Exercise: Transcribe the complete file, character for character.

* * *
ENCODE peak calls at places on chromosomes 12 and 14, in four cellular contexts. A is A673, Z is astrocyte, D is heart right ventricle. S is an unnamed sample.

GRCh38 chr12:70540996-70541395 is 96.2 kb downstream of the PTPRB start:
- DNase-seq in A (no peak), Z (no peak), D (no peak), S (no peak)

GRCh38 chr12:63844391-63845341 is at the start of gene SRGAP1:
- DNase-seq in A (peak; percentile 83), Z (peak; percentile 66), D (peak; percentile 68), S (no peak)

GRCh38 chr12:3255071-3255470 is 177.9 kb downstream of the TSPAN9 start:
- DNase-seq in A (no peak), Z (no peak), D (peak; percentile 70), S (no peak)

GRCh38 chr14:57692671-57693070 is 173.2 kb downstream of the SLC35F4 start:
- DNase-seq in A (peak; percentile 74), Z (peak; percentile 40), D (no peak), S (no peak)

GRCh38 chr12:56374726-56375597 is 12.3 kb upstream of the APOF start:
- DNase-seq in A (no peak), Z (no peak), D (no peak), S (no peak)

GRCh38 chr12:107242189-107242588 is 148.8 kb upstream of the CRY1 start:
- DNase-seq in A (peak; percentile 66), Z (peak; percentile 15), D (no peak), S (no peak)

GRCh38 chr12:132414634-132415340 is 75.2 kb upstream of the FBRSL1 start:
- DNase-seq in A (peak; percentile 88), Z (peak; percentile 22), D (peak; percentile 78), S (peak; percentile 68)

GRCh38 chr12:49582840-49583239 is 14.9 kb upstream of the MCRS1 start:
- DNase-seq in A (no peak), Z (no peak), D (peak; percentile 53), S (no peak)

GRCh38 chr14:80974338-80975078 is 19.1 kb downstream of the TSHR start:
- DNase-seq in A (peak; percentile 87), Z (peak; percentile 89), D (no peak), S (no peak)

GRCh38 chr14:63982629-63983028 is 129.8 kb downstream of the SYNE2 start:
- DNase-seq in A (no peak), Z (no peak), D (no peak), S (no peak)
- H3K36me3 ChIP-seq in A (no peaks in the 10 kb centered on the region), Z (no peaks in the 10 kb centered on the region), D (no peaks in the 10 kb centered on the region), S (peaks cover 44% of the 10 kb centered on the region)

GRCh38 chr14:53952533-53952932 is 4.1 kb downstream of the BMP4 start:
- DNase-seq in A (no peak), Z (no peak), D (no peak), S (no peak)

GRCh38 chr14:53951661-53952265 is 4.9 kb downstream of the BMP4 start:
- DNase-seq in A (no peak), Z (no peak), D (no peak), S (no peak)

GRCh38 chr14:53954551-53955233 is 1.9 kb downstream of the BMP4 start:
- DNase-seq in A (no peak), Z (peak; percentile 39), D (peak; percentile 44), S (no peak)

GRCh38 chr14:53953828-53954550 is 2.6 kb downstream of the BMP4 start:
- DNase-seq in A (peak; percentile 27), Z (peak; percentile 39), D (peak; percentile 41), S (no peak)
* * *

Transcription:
ENCODE peak calls at places on chromosomes 12 and 14, in four cellular contexts. A is A673, Z is astrocyte, D is heart right ventricle. S is an unnamed sample.

GRCh38 chr12:70540996-70541395 is 96.2 kb downstream of the PTPRB start:
- DNase-seq in A (no peak), Z (no peak), D (no peak), S (no peak)

GRCh38 chr12:63844391-63845341 is at the start of gene SRGAP1:
- DNase-seq in A (peak; percentile 83), Z (peak; percentile 66), D (peak; percentile 68), S (no peak)

GRCh38 chr12:3255071-3255470 is 177.9 kb downstream of the TSPAN9 start:
- DNase-seq in A (no peak), Z (no peak), D (peak; percentile 70), S (no peak)

GRCh38 chr14:57692671-57693070 is 173.2 kb downstream of the SLC35F4 start:
- DNase-seq in A (peak; percentile 74), Z (peak; percentile 40), D (no peak), S (no peak)

GRCh38 chr12:56374726-56375597 is 12.3 kb upstream of the APOF start:
- DNase-seq in A (no peak), Z (no peak), D (no peak), S (no peak)

GRCh38 chr12:107242189-107242588 is 148.8 kb upstream of the CRY1 start:
- DNase-seq in A (peak; percentile 66), Z (peak; percentile 15), D (no peak), S (no peak)

GRCh38 chr12:132414634-132415340 is 75.2 kb upstream of the FBRSL1 start:
- DNase-seq in A (peak; percentile 88), Z (peak; percentile 22), D (peak; percentile 78), S (peak; percentile 68)

GRCh38 chr12:49582840-49583239 is 14.9 kb upstream of the MCRS1 start:
- DNase-seq in A (no peak), Z (no peak), D (peak; percentile 53), S (no peak)

GRCh38 chr14:80974338-80975078 is 19.1 kb downstream of the TSHR start:
- DNase-seq in A (peak; percentile 87), Z (peak; percentile 89), D (no peak), S (no peak)

GRCh38 chr14:63982629-63983028 is 129.8 kb downstream of the SYNE2 start:
- DNase-seq in A (no peak), Z (no peak), D (no peak), S (no peak)
- H3K36me3 ChIP-seq in A (no peaks in the 10 kb centered on the region), Z (no peaks in the 10 kb centered on the region), D (no peaks in the 10 kb centered on the region), S (peaks cover 44% of the 10 kb centered on the region)

GRCh38 chr14:53952533-53952932 is 4.1 kb downstream of the BMP4 start:
- DNase-seq in A (no peak), Z (no peak), D (no peak), S (no peak)

GRCh38 chr14:53951661-53952265 is 4.9 kb downstream of the BMP4 start:
- DNase-seq in A (no peak), Z (no peak), D (no peak), S (no peak)

GRCh38 chr14:53954551-53955233 is 1.9 kb downstream of the BMP4 start:
- DNase-seq in A (no peak), Z (peak; percentile 39), D (peak; percentile 44), S (no peak)

GRCh38 chr14:53953828-53954550 is 2.6 kb downstream of the BMP4 start:
- DNase-seq in A (peak; percentile 27), Z (peak; percentile 39), D (peak; percentile 41), S (no peak)